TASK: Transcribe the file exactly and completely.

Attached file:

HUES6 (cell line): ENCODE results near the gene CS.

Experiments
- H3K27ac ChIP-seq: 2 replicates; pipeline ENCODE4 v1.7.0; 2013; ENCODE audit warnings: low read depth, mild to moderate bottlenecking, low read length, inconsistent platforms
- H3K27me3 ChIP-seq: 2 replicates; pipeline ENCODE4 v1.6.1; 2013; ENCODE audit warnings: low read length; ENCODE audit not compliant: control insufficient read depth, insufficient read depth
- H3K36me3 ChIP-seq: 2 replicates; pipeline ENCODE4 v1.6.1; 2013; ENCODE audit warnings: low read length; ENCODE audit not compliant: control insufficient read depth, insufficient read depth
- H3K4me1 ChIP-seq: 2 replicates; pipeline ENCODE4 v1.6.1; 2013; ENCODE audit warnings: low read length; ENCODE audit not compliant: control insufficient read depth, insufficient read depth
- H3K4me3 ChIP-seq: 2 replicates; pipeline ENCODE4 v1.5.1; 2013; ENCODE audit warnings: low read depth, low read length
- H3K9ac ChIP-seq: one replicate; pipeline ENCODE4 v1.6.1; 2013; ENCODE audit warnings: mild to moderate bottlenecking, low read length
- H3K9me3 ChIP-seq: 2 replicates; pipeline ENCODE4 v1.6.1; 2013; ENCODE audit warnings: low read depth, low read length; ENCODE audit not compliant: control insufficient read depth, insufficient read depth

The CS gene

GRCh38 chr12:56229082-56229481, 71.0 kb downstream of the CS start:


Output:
HUES6 (cell line): ENCODE results near the gene CS.

Experiments
- H3K27ac ChIP-seq: 2 replicates; pipeline ENCODE4 v1.7.0; 2013; ENCODE audit warnings: low read depth, mild to moderate bottlenecking, low read length, inconsistent platforms
- H3K27me3 ChIP-seq: 2 replicates; pipeline ENCODE4 v1.6.1; 2013; ENCODE audit warnings: low read length; ENCODE audit not compliant: control insufficient read depth, insufficient read depth
- H3K36me3 ChIP-seq: 2 replicates; pipeline ENCODE4 v1.6.1; 2013; ENCODE audit warnings: low read length; ENCODE audit not compliant: control insufficient read depth, insufficient read depth
- H3K4me1 ChIP-seq: 2 replicates; pipeline ENCODE4 v1.6.1; 2013; ENCODE audit warnings: low read length; ENCODE audit not compliant: control insufficient read depth, insufficient read depth
- H3K4me3 ChIP-seq: 2 replicates; pipeline ENCODE4 v1.5.1; 2013; ENCODE audit warnings: low read depth, low read length
- H3K9ac ChIP-seq: one replicate; pipeline ENCODE4 v1.6.1; 2013; ENCODE audit warnings: mild to moderate bottlenecking, low read length
- H3K9me3 ChIP-seq: 2 replicates; pipeline ENCODE4 v1.6.1; 2013; ENCODE audit warnings: low read depth, low read length; ENCODE audit not compliant: control insufficient read depth, insufficient read depth

The CS gene

GRCh38 chr12:56229082-56229481, 71.0 kb downstream of the CS start: